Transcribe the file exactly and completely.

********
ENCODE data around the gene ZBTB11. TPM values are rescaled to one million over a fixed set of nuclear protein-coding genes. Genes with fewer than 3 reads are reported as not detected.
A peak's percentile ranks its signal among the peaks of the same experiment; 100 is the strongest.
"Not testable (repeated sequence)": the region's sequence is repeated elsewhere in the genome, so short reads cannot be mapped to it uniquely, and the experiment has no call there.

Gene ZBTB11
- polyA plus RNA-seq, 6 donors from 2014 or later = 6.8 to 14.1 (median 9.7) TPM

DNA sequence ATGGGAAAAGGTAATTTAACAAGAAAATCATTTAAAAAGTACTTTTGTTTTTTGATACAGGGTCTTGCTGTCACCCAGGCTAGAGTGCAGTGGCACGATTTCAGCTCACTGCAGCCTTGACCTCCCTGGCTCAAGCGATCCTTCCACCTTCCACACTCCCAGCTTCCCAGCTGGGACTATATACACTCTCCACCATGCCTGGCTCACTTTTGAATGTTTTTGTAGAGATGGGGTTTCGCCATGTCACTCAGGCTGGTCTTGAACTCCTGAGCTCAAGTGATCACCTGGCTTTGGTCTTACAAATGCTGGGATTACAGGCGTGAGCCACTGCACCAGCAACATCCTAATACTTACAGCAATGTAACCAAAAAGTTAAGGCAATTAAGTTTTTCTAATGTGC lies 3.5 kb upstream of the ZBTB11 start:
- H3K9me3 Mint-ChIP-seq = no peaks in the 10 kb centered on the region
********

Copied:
ENCODE data around the gene ZBTB11. TPM values are rescaled to one million over a fixed set of nuclear protein-coding genes. Genes with fewer than 3 reads are reported as not detected.
A peak's percentile ranks its signal among the peaks of the same experiment; 100 is the strongest.
"Not testable (repeated sequence)": the region's sequence is repeated elsewhere in the genome, so short reads cannot be mapped to it uniquely, and the experiment has no call there.

Gene ZBTB11
- polyA plus RNA-seq, 6 donors from 2014 or later = 6.8 to 14.1 (median 9.7) TPM

DNA sequence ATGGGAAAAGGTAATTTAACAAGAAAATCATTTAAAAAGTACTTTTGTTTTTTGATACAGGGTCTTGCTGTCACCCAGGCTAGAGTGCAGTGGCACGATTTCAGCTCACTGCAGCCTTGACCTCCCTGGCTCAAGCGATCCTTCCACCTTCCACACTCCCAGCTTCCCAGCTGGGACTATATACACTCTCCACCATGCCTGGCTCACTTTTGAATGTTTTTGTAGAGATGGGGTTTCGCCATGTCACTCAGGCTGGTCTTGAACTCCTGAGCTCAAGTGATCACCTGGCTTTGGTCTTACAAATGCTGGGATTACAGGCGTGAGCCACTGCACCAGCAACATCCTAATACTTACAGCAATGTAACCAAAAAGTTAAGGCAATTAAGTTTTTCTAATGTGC lies 3.5 kb upstream of the ZBTB11 start:
- H3K9me3 Mint-ChIP-seq = no peaks in the 10 kb centered on the region